Voter impatience threatens energy reform in Mexico

Feb. 26, 2018
For Mexico's energy renaissance, a worst-case scenario looms.

For Mexico's energy renaissance, a worst-case scenario looms.

All the main political parties have named presidential candidates for elections this July, and Former Mexico City Mayor Andres Manuel Lopez Obrador continues to lead in polls.

When Mexico in 2014 opened exploration and production to nonstate and foreign participation, Lopez Obrador opposed the enabling constitutional changes.

He sounded less obstructionist when he became an early candidate last year, saying he'd hold a referendum.

Lopez Obrador leads a party with the Spanish acronym Morena, comprising mainly former members of the leftist PRD.

Other leading candidates are Jose Antonio Meade of the party now in power, the PRI, and Ricardo Anaya of an alliance of the PRD and PAN, which governed during 2000-12, interrupting 70 years of PRI domination.

Meade is gaining support. But he might suffer from association with incumbent President Enrique Pena Nieto, who cannot run for reelection and who has lost popularity.

Part of Pena Nieto's problem is that he instigated energy reform.

Speakers at a recent event at Rice University's James Baker Institute said Mexicans have come to reject the initiative.

Lourdes Melgar, former Mexico undersecretary of energy now with the Massachusetts Institute of Technology's Center for Collective Intelligence, said, "Inside Mexico, it is seen as a completely failed energy reform."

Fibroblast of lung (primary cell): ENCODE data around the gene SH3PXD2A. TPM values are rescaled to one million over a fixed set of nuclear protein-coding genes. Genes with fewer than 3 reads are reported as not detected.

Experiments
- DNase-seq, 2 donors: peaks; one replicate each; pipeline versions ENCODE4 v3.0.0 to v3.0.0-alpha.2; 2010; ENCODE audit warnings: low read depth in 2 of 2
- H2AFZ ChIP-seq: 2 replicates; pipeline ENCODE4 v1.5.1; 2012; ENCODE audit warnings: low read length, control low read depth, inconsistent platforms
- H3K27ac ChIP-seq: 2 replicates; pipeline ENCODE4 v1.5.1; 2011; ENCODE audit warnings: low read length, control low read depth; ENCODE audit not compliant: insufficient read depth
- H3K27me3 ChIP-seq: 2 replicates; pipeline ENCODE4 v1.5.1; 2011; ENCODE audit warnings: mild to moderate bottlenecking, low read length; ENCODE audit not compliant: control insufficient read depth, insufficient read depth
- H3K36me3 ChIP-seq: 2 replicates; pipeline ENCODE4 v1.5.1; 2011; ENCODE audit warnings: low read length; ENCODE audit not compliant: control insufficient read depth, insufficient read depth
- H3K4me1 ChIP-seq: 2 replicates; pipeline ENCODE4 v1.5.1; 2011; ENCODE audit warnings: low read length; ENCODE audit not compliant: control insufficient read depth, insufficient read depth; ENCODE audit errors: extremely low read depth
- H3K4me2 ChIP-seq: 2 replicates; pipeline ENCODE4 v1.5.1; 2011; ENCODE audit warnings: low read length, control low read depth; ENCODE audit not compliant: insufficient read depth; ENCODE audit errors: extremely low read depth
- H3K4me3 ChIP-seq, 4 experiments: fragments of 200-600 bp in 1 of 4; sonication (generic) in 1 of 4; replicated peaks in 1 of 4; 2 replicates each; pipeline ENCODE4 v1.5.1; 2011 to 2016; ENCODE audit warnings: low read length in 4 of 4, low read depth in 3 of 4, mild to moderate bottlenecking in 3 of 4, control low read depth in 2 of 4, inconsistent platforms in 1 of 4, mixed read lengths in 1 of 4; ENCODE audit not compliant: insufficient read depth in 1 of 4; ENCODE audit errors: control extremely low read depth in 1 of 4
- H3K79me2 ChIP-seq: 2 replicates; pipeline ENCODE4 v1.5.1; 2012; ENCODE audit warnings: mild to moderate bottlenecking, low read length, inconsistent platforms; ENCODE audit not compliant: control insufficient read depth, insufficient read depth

She indicated the administration promised too much, too soon.

Yet more than 60 companies of all sizes, including more than 30 from Mexico, have entered the country's upstream industry since the first licensing round in July 2015, according to a Feb. 5 Oil & Gas Journal article by Ivan Sandrea.

The government has offered more than 90 licenses and awarded 70, reported Sandrea, chief executive officer of Sierra Oil & Gas, one of the licensees.

Especially during an oil-market slump, this hardly represents failed reform. Sure, problems exist. They're inevitable. But rewards will come.

At this stage in Mexican energy reform, no problem would be worse than a toxic brew of voter impatience and statist revanchism.

(From the subscription area of, posted Feb. 16, 2018; author's e-mail: [email protected])